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  5. It's so great to find someone else who remembers the Dorrie books! I also read them obsessively in our small public library and was fortunate to have a mother who kept a journal of every book I ever borrowed and how many times. When she showed this to me a few years ago I started tracking them down on the Internet but found that in America at least they are rare and very expensive on the second hand market. So far I have one! My dream is to create a Dorrie figure in Soft Sculpture, with Gink of course. And mismatched stockings!

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  6. Well, I cried when I saw your scan of the staircase in the Blue Witch book, so that may tell you how meaningful these books were to me as a child! I would absolutely love to read these books again.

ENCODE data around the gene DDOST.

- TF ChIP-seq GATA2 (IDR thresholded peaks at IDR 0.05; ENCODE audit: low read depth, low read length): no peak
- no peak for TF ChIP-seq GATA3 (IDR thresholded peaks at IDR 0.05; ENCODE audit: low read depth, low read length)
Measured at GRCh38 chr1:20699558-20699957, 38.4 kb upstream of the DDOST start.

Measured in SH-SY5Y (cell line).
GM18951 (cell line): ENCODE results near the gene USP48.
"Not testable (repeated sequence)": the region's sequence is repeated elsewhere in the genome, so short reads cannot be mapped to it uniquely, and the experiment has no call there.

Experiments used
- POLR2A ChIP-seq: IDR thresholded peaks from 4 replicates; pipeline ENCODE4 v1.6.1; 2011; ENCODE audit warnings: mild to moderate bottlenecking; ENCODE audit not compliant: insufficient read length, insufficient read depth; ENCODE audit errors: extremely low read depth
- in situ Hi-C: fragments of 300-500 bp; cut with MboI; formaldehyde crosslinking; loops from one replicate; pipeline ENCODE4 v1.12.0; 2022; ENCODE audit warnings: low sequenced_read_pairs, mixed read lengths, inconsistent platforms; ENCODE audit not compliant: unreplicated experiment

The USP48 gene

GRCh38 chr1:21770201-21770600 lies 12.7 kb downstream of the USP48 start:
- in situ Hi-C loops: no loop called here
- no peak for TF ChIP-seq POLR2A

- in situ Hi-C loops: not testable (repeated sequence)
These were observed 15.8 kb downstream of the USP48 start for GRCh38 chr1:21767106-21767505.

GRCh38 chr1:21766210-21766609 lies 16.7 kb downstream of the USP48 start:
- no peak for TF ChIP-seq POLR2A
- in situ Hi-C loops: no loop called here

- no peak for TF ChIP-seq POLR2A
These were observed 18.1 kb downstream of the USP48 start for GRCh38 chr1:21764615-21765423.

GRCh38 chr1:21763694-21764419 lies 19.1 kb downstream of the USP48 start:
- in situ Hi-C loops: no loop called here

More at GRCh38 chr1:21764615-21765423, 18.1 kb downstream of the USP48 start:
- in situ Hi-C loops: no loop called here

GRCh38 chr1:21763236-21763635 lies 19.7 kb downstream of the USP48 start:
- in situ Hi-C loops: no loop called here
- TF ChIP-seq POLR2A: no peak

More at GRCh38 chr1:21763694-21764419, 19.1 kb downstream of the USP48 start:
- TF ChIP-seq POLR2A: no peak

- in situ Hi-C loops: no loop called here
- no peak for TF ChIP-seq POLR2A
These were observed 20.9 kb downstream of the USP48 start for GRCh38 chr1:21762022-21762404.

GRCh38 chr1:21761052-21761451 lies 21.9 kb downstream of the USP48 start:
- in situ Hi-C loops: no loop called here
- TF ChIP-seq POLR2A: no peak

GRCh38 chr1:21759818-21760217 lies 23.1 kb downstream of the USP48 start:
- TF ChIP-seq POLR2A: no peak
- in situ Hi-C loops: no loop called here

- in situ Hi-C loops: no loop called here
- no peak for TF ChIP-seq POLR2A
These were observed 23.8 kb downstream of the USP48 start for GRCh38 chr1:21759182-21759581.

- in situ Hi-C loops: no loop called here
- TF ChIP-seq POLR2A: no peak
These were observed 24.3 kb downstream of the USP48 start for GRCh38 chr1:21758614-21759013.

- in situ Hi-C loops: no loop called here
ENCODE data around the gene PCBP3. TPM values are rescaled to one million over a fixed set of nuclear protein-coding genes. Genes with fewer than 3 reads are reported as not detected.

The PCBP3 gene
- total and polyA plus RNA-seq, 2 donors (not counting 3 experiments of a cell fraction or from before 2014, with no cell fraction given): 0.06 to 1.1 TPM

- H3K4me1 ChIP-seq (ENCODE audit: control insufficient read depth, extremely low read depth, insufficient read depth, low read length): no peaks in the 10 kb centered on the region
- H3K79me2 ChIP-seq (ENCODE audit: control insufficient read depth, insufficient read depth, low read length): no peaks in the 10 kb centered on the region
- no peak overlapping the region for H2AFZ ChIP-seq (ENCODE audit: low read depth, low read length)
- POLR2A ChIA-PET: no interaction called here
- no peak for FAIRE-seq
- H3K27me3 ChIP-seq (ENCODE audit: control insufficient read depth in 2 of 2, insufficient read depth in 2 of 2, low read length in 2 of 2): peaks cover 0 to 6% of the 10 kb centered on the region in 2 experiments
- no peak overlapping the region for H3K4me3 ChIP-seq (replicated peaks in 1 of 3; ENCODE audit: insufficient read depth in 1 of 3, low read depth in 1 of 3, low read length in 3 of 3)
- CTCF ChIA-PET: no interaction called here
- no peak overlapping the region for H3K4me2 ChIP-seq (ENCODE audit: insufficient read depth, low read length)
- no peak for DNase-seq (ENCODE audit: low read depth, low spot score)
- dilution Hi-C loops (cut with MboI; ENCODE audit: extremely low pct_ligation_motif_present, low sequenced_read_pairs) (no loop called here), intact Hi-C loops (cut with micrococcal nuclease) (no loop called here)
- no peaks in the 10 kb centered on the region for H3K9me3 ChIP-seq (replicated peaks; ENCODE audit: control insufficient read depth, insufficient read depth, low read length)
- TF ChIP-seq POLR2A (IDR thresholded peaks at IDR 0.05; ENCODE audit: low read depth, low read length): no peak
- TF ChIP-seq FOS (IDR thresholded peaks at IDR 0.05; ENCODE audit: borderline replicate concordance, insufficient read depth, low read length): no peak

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  7. The Dorie books are in print again and are available on Amazon. Patricia is elderly but continues to express the same love of exploration and wonder you find in her books. We grew up in California and her books were regularly available in the school system and library. I now live on the CT shoreline and Pat is my neighbor; small world. In fact, I shared a bottle of wine with her this last weekend.

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  8. as a child, i loved these books as well. the illustrations were my favorite part, and i can remember riding my bicycle to the library in our little rural town, checking them out, and then sitting and looking at them for hours on end. now as an adult, i am a print designer and illustrator myself. :)

    i would absolutely love to know where i might send Pat a letter, to thank her for her lovely work, and let her know how much it inspired me - as it still does today. -amy r. amydept@gmail.com